Besides Morbiducci, the six other sculptors who actually competed were Jerome Connor and Paul Manship of New York, Albert Power and Oliver Sheppard of Dublin, Carl Milles of Sweden and Percy Metcalfe of London. Each received a guarantee of 50 pounds in return for supplying a model of the harp design and one or more animal designs for the coins’ reverses. Additional payment was to be agreed upon in the event an entrant’s work was chosen.

 The committee furnished each artist with photographs and drawings of the animals to be featured, photographs of typical Irish harps, examples of Gaelic script for guidance in preparing inscriptions, plus illustrations of Greek and Carthaginian coins portraying three of the animals to be shown: a horse, a bull and a hare.

 Some of the seven artists submitted plaster models for all eight coins; others restricted themselves to a few representative pieces. Publio Morbiducci outdid himself, however: He presented the committee not only with a set of 10 plaster casts (including two different obverses) but also with two sets of proof pattern coins of his designs, struck in silver in the designated sizes. He had arranged to have these pieces minted by Lorioli Castelli, a leading Italian medal-making firm in Milan.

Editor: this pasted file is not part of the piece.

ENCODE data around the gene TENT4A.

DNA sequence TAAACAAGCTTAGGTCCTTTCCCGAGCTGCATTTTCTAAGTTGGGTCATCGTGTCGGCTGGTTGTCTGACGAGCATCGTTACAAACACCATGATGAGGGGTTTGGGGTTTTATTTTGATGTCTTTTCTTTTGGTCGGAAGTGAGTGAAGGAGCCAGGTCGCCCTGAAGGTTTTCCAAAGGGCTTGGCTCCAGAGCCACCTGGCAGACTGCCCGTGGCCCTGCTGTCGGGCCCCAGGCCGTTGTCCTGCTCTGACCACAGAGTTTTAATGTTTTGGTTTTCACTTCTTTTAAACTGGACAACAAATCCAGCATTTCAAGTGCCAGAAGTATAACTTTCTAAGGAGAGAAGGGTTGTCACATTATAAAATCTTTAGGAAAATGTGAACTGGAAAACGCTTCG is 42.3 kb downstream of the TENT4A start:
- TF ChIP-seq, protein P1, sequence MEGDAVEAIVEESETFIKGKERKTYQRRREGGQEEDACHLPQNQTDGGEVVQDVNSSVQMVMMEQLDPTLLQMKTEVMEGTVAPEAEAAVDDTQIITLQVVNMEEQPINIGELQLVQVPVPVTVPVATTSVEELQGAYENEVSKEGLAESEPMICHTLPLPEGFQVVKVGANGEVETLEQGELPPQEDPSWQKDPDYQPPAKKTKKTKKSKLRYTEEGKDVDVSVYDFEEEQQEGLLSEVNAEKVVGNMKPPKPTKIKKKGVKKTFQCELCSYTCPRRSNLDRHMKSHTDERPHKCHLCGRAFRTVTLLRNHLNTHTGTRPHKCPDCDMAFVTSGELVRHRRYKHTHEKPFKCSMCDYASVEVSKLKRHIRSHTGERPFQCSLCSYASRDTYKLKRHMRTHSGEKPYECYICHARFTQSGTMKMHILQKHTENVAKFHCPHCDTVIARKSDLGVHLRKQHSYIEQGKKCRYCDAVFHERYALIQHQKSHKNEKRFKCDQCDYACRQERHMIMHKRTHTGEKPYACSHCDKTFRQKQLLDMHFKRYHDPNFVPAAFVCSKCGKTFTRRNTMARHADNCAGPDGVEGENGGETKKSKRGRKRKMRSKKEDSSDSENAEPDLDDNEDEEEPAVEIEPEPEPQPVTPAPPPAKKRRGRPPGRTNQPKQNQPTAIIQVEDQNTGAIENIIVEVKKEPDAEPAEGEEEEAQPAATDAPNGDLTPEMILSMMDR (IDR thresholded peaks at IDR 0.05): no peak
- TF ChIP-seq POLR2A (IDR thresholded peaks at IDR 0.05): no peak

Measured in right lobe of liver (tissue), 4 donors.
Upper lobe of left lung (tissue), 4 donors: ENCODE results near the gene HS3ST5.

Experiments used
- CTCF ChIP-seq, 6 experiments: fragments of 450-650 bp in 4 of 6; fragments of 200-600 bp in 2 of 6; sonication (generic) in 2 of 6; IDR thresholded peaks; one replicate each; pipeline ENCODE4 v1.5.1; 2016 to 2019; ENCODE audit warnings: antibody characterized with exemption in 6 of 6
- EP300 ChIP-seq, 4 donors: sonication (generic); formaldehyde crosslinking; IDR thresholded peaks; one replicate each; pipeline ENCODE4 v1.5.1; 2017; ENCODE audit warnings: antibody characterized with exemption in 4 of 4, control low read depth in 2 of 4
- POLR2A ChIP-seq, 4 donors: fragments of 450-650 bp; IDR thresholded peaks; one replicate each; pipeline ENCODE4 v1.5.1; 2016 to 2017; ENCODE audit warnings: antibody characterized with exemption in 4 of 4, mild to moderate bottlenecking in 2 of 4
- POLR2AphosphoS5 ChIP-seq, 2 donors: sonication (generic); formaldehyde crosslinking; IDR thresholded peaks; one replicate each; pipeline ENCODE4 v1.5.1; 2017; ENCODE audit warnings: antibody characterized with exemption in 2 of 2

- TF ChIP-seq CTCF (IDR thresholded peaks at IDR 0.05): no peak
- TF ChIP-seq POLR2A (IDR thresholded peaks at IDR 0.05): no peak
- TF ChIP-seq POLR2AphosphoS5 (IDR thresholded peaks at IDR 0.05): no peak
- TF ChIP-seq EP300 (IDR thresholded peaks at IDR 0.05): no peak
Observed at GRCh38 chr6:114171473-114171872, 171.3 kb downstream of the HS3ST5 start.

All of Morbiducci’s patterns are dated 1927, the year they were produced – setting them apart in date as well as design from the coins the Irish government actually issued. Each also carries the word PROVA (Italian for “proof” on the obverse and the signature P. MORBIDUCCI on the reverse. In addition, the statement of value is shown on each coin in a Gaelic inscription written in distinctive Gaelic script.

  These patterns “are designed in a delicate balance of strength and grace,” one critic has written, “and it is reasonable to state that they must have been close runners-up in the final selection.”

 Over the years, many who have seen the Morbiducci proofs have marveled that these designs were not selected. But the competition was strong – and in one denomination after another, the judges found themselves unanimously favoring the entries of Percy Metcalfe. At length, the panel decided to use Metcalfe’s designs for all eight coins, rather than intersperse the work of other artists.